7. Liu, Philip & Mumtaz, Haroon & Theophilopoulou, Angeliki, 2014. "The transmission of international shocks to the UK. Estimates based on a time-varying factor augmented VAR," Journal of International Money and Finance, Elsevier, vol. 46(C), pages 1-15.
  8. Edison, Hali J. & Warnock, Francis E., 2008. "Cross-border listings, capital controls, and equity flows to emerging markets," Journal of International Money and Finance, Elsevier, vol. 27(6), pages 1013-1027, October.
  9. Marta Banbura & Domenico Giannone & Lucrezia Reichlin, 2010. "Large Bayesian vector auto regressions," Journal of Applied Econometrics, John Wiley & Sons, Ltd., vol. 25(1), pages 71-92.
  10. Forbes, Kristin J. & Warnock, Francis E., 2012. "Capital flow waves: Surges, stops, flight, and retrenchment," Journal of International Economics, Elsevier, vol. 88(2), pages 235-251.
  11. Marta Banbura & Domenico Giannone & Lucrezia Reichlin, 2010. "Large Bayesian vector auto regressions," Journal of Applied Econometrics, John Wiley & Sons, Ltd., vol. 25(1), pages 71-92.
  12. Haroon Mumtaz & Paolo Surico, 2009. "The Transmission of International Shocks: A Factor-Augmented VAR Approach," Journal of Money, Credit and Banking, Blackwell Publishing, vol. 41(s1), pages 71-100, 02.
  13. Mody, Ashoka & Taylor, Mark P & Kim, Jung Yeon, 2001. "Modelling Fundamentals for Forecasting Capital Flows to Emerging Markets," International Journal of Finance & Economics, John Wiley & Sons, Ltd., vol. 6(3), pages 201-216, July.
  14. Giorgio E. Primiceri, 2005. "Time Varying Structural Vector Autoregressions and Monetary Policy," Review of Economic Studies, Oxford University Press, vol. 72(3), pages 821-852.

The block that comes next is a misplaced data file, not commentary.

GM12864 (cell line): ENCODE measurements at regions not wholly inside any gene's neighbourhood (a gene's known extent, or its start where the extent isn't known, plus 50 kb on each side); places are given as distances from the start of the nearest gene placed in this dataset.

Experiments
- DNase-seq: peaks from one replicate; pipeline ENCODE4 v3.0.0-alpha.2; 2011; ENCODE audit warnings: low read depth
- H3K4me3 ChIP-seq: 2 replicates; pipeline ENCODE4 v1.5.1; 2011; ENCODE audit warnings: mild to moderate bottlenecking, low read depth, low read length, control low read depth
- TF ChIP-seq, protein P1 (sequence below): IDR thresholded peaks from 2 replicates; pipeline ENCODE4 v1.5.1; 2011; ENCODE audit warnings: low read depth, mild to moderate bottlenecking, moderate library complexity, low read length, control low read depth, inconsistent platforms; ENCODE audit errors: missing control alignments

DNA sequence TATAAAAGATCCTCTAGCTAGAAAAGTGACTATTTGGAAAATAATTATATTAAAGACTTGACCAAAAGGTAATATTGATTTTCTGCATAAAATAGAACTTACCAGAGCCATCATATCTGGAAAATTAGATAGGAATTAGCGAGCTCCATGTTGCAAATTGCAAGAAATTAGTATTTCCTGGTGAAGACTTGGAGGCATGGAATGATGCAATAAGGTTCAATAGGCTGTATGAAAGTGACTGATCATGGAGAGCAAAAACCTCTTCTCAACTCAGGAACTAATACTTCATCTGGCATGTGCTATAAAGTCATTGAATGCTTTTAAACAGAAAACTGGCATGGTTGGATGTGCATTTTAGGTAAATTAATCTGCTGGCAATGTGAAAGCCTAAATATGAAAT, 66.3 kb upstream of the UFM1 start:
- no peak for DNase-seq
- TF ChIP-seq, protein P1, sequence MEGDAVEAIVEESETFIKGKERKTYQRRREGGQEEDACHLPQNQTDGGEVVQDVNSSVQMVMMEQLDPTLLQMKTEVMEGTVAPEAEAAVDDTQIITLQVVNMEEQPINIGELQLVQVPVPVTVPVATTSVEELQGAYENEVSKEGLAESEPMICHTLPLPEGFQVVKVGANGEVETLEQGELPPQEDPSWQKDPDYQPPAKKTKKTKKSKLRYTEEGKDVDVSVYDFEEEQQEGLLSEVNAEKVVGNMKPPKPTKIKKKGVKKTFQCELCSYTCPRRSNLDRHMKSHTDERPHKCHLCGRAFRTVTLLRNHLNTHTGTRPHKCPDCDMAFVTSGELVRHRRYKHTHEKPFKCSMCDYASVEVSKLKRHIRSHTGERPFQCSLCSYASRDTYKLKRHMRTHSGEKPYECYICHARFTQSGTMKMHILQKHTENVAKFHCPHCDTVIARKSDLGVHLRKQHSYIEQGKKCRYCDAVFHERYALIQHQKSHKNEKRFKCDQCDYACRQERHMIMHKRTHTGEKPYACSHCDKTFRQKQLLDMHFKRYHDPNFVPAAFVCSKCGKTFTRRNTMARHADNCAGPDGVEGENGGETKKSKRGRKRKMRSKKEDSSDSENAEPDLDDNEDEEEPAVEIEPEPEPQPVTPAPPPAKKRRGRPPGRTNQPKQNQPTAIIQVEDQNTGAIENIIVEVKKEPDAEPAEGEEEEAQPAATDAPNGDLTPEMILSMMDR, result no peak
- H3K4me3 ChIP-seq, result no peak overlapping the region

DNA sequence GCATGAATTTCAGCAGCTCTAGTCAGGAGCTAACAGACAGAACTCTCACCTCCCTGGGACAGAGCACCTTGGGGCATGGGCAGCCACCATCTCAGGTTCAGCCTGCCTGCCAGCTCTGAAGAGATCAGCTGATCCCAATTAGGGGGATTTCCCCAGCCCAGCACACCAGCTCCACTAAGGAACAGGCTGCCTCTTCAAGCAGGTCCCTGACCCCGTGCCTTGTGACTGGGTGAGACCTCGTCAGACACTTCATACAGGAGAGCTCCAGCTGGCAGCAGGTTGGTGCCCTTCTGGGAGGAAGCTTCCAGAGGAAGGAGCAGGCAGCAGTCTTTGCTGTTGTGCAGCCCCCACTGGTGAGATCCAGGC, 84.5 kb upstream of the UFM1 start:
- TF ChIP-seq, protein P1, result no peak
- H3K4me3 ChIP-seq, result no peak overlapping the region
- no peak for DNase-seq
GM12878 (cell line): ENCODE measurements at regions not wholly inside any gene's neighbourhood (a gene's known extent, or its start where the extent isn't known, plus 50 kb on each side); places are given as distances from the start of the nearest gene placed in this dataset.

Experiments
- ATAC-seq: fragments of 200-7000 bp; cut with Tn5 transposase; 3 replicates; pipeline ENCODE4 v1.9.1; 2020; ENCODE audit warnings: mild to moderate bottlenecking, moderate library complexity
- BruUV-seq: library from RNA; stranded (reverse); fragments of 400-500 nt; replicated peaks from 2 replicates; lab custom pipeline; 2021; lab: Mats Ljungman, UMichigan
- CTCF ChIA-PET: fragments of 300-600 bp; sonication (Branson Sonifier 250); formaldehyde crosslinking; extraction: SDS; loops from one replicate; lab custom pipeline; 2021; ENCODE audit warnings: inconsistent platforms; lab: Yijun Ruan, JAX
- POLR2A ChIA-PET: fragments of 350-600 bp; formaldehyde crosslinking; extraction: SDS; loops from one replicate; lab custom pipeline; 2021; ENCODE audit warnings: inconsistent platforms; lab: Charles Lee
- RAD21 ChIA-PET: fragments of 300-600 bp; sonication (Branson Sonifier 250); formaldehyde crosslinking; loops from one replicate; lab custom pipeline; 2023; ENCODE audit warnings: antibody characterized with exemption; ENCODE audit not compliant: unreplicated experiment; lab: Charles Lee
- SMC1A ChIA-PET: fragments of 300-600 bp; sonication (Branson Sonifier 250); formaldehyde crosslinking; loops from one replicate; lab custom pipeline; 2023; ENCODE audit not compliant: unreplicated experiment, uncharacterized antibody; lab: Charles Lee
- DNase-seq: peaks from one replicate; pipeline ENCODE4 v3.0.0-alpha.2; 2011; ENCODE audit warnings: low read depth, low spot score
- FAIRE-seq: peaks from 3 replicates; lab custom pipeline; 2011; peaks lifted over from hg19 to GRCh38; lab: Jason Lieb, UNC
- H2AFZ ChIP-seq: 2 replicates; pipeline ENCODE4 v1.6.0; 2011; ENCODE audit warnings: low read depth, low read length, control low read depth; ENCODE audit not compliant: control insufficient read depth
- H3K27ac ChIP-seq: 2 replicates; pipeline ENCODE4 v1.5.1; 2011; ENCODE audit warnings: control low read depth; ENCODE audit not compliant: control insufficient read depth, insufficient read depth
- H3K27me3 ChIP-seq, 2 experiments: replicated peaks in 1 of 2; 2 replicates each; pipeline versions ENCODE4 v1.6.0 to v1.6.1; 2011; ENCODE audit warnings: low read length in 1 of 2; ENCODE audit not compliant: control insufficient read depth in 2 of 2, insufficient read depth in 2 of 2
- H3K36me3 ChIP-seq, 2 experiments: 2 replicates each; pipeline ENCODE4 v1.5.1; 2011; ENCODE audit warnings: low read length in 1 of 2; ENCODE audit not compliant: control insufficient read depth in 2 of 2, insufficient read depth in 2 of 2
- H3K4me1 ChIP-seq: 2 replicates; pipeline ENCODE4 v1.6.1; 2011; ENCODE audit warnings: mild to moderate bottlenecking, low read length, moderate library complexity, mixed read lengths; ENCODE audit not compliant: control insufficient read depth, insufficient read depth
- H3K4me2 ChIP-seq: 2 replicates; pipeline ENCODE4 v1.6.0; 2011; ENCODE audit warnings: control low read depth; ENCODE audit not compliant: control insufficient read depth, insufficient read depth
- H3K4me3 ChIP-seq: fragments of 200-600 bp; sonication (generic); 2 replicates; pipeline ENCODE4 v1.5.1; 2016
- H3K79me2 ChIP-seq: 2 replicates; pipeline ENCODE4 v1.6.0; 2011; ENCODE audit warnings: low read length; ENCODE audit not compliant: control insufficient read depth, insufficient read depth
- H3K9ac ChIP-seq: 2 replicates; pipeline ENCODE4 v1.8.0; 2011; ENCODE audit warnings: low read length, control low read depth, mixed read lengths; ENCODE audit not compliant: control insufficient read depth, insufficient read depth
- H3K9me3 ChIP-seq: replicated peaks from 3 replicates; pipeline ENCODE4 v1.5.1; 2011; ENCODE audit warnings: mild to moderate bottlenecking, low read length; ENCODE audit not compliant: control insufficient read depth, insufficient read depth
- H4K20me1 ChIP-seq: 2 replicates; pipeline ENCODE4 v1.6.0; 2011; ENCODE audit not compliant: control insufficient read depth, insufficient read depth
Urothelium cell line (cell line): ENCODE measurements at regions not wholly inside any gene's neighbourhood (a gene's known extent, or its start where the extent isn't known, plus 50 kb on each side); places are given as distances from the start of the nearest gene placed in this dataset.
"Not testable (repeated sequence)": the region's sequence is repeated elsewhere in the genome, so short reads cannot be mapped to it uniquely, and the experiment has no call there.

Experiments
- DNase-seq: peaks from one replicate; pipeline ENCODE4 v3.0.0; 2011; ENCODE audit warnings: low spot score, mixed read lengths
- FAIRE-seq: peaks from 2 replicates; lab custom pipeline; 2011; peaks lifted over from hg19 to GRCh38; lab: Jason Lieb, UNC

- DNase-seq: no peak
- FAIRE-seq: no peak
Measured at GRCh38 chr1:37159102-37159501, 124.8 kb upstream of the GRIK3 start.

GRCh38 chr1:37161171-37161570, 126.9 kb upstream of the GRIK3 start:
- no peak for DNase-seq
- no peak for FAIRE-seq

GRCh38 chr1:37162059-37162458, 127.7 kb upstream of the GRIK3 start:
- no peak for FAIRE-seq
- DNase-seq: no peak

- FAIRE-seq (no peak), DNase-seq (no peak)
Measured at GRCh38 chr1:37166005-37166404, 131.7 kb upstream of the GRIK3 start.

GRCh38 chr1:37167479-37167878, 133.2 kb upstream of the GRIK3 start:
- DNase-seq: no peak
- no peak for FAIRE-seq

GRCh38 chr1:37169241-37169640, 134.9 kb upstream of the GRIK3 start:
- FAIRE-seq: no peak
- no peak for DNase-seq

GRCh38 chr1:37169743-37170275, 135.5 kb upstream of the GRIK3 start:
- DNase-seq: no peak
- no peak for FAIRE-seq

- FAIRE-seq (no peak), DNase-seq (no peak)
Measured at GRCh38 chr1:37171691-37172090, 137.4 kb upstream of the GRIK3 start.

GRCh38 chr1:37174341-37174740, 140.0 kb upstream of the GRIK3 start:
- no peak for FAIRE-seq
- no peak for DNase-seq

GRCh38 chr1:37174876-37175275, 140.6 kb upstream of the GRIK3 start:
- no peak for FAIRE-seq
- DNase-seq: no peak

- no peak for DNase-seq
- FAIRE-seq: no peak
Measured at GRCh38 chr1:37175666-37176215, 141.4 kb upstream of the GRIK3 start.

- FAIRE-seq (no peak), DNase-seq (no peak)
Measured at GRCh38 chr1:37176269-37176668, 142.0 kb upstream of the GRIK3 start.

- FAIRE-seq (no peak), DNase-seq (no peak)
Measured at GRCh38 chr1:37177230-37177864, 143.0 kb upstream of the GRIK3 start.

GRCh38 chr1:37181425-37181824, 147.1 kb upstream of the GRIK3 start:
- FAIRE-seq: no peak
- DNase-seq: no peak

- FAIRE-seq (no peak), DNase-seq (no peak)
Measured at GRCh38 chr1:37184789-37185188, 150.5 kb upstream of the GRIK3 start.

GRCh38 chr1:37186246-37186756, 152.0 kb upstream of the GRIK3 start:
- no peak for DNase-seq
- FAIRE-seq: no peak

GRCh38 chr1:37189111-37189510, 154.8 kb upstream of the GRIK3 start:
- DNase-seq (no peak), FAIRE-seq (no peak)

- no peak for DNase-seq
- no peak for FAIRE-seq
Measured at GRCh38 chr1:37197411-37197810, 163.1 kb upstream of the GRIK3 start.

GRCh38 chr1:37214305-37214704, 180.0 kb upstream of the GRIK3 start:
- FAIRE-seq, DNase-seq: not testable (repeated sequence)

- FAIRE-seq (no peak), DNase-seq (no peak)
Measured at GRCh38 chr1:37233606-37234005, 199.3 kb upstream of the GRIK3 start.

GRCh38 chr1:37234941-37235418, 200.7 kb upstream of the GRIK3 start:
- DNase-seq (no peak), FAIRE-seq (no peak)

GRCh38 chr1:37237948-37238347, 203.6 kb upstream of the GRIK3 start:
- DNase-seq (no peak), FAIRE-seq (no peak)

15. Andrew Binning, 2013. "Underidentified SVAR models: A framework for combining short and long-run restrictions with sign-restrictions," Working Paper 2013/14, Norges Bank.
  16. Fernandez-Arias, Eduardo & Montiel, Peter J, 1996. "The Surge in Capital Inflows to Developing Countries: An Analytical Overview," World Bank Economic Review, World Bank Group, vol. 10(1), pages 51-77, January.
Full references (including those not matched with items on IDEAS)

This item is not listed on Wikipedia, on a reading list or among the top items on IDEAS.

When requesting a correction, please mention this item's handle: RePEc:qmw:qmwecw:wp757. See general information about how to correct material in RePEc.

For technical questions regarding this item, or to correct its authors, title, abstract, bibliographic or download information, contact: (Nicholas Owen)

If you have authored this item and are not yet registered with RePEc, we encourage you to do it here. This allows to link your profile to this item. It also allows you to accept potential citations to this item that we are uncertain about.

If references are entirely missing, you can add them using this form.

If the full references list an item that is present in RePEc, but the system did not link to it, you can help with this form.

If you know of missing items citing this one, you can help us creating those links by adding the relevant references in the same way as above, for each refering item. If you are a registered author of this item, you may also want to check the "citations" tab in your profile, as there may be some citations waiting for confirmation.

Please note that corrections may take a couple of weeks to filter through the various RePEc services.

This information is provided to you by IDEAS at the Research Division of the Federal Reserve Bank of St. Louis using RePEc data.